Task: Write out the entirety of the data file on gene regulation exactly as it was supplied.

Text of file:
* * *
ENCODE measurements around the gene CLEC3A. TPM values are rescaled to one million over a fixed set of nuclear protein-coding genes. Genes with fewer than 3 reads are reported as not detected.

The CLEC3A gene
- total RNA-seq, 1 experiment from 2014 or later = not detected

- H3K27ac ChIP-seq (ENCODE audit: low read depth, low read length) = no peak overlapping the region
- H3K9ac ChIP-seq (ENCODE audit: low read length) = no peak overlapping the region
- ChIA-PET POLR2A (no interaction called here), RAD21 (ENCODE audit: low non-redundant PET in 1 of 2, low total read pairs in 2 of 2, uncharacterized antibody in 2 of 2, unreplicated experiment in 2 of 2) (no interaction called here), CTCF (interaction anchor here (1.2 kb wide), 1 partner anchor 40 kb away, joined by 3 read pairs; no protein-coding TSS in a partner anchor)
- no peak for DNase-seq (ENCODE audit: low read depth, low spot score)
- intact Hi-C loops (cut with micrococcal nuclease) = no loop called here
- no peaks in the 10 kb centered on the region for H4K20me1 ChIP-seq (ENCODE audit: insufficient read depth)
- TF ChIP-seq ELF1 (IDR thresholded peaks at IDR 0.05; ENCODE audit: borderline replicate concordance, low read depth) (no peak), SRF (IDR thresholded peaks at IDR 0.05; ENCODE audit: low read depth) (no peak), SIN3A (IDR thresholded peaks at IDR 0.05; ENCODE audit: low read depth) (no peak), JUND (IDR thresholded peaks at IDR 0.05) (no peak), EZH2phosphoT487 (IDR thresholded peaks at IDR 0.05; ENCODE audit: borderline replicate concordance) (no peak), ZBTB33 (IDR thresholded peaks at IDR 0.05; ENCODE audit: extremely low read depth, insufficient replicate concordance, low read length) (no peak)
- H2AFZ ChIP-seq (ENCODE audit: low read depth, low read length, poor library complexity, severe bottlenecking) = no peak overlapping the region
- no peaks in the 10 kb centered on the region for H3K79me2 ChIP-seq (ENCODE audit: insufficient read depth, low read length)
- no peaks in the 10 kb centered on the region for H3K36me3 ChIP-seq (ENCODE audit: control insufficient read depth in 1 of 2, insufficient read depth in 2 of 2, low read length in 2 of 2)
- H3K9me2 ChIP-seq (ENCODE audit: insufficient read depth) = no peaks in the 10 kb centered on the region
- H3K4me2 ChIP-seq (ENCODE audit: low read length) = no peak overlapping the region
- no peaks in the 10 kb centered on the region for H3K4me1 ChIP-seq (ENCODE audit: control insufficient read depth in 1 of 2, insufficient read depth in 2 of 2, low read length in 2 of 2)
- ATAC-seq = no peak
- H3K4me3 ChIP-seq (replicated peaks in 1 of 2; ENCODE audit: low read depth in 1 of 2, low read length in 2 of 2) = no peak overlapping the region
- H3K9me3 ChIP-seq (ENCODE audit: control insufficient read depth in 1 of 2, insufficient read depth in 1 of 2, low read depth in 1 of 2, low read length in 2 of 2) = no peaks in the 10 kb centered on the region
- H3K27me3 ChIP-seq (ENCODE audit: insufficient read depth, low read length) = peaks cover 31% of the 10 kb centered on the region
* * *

ENCODE measurements around the gene CLEC3A. TPM values are rescaled to one million over a fixed set of nuclear protein-coding genes. Genes with fewer than 3 reads are reported as not detected.

The CLEC3A gene
- total RNA-seq, 1 experiment from 2014 or later = not detected

- H3K27ac ChIP-seq (ENCODE audit: low read depth, low read length) = no peak overlapping the region
- H3K9ac ChIP-seq (ENCODE audit: low read length) = no peak overlapping the region
- ChIA-PET POLR2A (no interaction called here), RAD21 (ENCODE audit: low non-redundant PET in 1 of 2, low total read pairs in 2 of 2, uncharacterized antibody in 2 of 2, unreplicated experiment in 2 of 2) (no interaction called here), CTCF (interaction anchor here (1.2 kb wide), 1 partner anchor 40 kb away, joined by 3 read pairs; no protein-coding TSS in a partner anchor)
- no peak for DNase-seq (ENCODE audit: low read depth, low spot score)
- intact Hi-C loops (cut with micrococcal nuclease) = no loop called here
- no peaks in the 10 kb centered on the region for H4K20me1 ChIP-seq (ENCODE audit: insufficient read depth)
- TF ChIP-seq ELF1 (IDR thresholded peaks at IDR 0.05; ENCODE audit: borderline replicate concordance, low read depth) (no peak), SRF (IDR thresholded peaks at IDR 0.05; ENCODE audit: low read depth) (no peak), SIN3A (IDR thresholded peaks at IDR 0.05; ENCODE audit: low read depth) (no peak), JUND (IDR thresholded peaks at IDR 0.05) (no peak), EZH2phosphoT487 (IDR thresholded peaks at IDR 0.05; ENCODE audit: borderline replicate concordance) (no peak), ZBTB33 (IDR thresholded peaks at IDR 0.05; ENCODE audit: extremely low read depth, insufficient replicate concordance, low read length) (no peak)
- H2AFZ ChIP-seq (ENCODE audit: low read depth, low read length, poor library complexity, severe bottlenecking) = no peak overlapping the region
- no peaks in the 10 kb centered on the region for H3K79me2 ChIP-seq (ENCODE audit: insufficient read depth, low read length)
- no peaks in the 10 kb centered on the region for H3K36me3 ChIP-seq (ENCODE audit: control insufficient read depth in 1 of 2, insufficient read depth in 2 of 2, low read length in 2 of 2)
- H3K9me2 ChIP-seq (ENCODE audit: insufficient read depth) = no peaks in the 10 kb centered on the region
- H3K4me2 ChIP-seq (ENCODE audit: low read length) = no peak overlapping the region
- no peaks in the 10 kb centered on the region for H3K4me1 ChIP-seq (ENCODE audit: control insufficient read depth in 1 of 2, insufficient read depth in 2 of 2, low read length in 2 of 2)
- ATAC-seq = no peak
- H3K4me3 ChIP-seq (replicated peaks in 1 of 2; ENCODE audit: low read depth in 1 of 2, low read length in 2 of 2) = no peak overlapping the region
- H3K9me3 ChIP-seq (ENCODE audit: control insufficient read depth in 1 of 2, insufficient read depth in 1 of 2, low read depth in 1 of 2, low read length in 2 of 2) = no peaks in the 10 kb centered on the region
- H3K27me3 ChIP-seq (ENCODE audit: insufficient read depth, low read length) = peaks cover 31% of the 10 kb centered on the region